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tmagloire1
 one year ago
Find the xcoordinates where f '(x) = 0 for f(x) = 2x + sin(2x) in the interval [0, 2π]
tmagloire1
 one year ago
Find the xcoordinates where f '(x) = 0 for f(x) = 2x + sin(2x) in the interval [0, 2π]

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IrishBoy123
 one year ago
Best ResponseYou've already chosen the best response.0go ahead and differentiate

misty1212
 one year ago
Best ResponseYou've already chosen the best response.2did you find \[f'(x)\]?

misty1212
 one year ago
Best ResponseYou've already chosen the best response.2\[ f(x) = 2x + \sin(2x) \] right?

misty1212
 one year ago
Best ResponseYou've already chosen the best response.2what is the derivative of \(2x\)?

misty1212
 one year ago
Best ResponseYou've already chosen the best response.2now how about the derivative of \(\sin(2x)\)?

misty1212
 one year ago
Best ResponseYou've already chosen the best response.2so the derivative is not \(4\cos^2(x)\) is it?

misty1212
 one year ago
Best ResponseYou've already chosen the best response.2it is \[f'(x)=2+2\cos(2x)\]

misty1212
 one year ago
Best ResponseYou've already chosen the best response.2final job is to set \[2+2\cos(2x)=0\] and solve for \(x\)

misty1212
 one year ago
Best ResponseYou've already chosen the best response.2you good from there?

tmagloire1
 one year ago
Best ResponseYou've already chosen the best response.0Yes thank you! I was just getting the wrong derivative then my bad!

misty1212
 one year ago
Best ResponseYou've already chosen the best response.2\[\color\magenta\heartsuit\]

tmagloire1
 one year ago
Best ResponseYou've already chosen the best response.0actually can someone help me find 2+2cos(2x)=0

zepdrix
 one year ago
Best ResponseYou've already chosen the best response.1`subtract` 2cos(2x)=2 `divide 2` cos(2x)=1

zepdrix
 one year ago
Best ResponseYou've already chosen the best response.1cosine of angle is 1 when the angle isssss...... pi, ya?

zepdrix
 one year ago
Best ResponseYou've already chosen the best response.1careful though! the angle is (2x). that leads to 2x=pi still need to go further to solve for x.

tmagloire1
 one year ago
Best ResponseYou've already chosen the best response.0im still confused though. if it is 2x=pi than how do you get the x coordinates for the original problem @zepdrix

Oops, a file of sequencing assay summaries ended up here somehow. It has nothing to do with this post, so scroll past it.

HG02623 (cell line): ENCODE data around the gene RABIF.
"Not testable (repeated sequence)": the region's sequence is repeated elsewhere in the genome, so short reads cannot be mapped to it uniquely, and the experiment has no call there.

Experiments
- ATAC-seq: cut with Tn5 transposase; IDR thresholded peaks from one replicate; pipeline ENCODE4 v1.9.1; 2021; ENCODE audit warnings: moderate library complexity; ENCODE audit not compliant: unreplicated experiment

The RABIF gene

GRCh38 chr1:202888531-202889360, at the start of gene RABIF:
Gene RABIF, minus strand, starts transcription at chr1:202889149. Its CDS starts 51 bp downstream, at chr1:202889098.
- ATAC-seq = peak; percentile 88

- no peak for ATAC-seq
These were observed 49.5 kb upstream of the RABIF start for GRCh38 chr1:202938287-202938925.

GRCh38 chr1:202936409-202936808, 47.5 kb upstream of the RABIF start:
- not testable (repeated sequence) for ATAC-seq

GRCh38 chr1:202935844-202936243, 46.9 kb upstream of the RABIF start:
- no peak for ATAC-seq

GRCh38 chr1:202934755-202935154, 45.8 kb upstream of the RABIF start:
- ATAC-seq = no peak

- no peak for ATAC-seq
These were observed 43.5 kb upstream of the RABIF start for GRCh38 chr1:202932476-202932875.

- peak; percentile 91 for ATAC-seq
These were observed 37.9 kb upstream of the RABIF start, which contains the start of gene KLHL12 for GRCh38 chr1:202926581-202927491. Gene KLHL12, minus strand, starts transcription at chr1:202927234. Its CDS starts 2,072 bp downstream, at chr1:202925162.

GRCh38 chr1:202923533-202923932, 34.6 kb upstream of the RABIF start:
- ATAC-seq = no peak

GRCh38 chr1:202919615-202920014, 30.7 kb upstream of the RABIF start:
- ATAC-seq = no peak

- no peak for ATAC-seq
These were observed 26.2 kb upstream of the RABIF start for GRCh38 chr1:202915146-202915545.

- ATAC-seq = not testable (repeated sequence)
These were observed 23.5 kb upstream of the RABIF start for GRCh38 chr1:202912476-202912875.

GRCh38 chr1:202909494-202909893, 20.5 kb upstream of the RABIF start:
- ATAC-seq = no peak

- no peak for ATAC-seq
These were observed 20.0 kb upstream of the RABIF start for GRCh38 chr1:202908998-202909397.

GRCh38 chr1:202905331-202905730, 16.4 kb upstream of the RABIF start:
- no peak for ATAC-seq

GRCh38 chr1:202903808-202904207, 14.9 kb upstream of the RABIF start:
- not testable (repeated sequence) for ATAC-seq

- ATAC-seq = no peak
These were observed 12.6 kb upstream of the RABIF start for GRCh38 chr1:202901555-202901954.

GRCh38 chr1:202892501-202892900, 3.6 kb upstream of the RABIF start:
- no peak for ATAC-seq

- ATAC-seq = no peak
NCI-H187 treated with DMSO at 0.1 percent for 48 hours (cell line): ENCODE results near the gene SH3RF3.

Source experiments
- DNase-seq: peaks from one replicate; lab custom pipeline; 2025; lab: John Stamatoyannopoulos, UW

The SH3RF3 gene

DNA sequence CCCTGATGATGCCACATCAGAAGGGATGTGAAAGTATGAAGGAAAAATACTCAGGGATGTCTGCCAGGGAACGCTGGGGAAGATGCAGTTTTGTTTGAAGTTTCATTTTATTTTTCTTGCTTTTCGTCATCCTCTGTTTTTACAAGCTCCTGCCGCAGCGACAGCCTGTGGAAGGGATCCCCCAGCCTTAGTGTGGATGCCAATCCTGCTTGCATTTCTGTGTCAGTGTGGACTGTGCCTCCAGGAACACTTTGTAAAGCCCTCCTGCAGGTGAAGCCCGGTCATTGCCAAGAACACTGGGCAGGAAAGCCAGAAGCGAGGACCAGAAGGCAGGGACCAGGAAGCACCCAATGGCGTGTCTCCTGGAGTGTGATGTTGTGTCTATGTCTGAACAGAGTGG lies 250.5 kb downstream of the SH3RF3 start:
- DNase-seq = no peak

tmagloire1
 one year ago
Best ResponseYou've already chosen the best response.0oh.my.god.im retarded lolol. so x=pi/2

tmagloire1
 one year ago
Best ResponseYou've already chosen the best response.0Wow how could i not see that. gr8 moments

zepdrix
 one year ago
Best ResponseYou've already chosen the best response.1Oh oh we should be careful though...\[\large\rm \cos(2x)=1\qquad\to\qquad 2x=\pi+2k \pi,\qquad k\in \mathbb Z\]

zepdrix
 one year ago
Best ResponseYou've already chosen the best response.1It's not just pi, we can also add any multiple of 2pi to that angle, ya? It's like spinning an extra time around the circle and landing in the same location.

zepdrix
 one year ago
Best ResponseYou've already chosen the best response.1This will be important because we might get several solutions within this interval.

zepdrix
 one year ago
Best ResponseYou've already chosen the best response.1Dividing by 2,\[\large\rm x=\frac{\pi}{2}+k \pi\]

zepdrix
 one year ago
Best ResponseYou've already chosen the best response.1we're using integers for k. So k=0 gives us pi/2, looks good! k=1 gives us ... ? k=2 gives us 5pi/2 < this is larger than 2pi, out of our interval, so we can throw it away :)

tmagloire1
 one year ago
Best ResponseYou've already chosen the best response.0k=1 will give us 3pi/2

zepdrix
 one year ago
Best ResponseYou've already chosen the best response.1Good! :) Here is a graph to help you see what is going on. https://www.desmos.com/calculator/xm7sfacgsm

zepdrix
 one year ago
Best ResponseYou've already chosen the best response.1I graphed the function 2x+sin(2x) from 0 to 2pi. You can clearly see that at pi/2 and 3pi/2 we have critical points!

zepdrix
 one year ago
Best ResponseYou've already chosen the best response.1That's what f'(x)=0 gives us, critical points. locations where the slope of the function is zero. graphically it looks like the top of a hill, or the bottom of a valley.

tmagloire1
 one year ago
Best ResponseYou've already chosen the best response.0Ohh okay so critical points is a another way of looking at it! Thank you so much!
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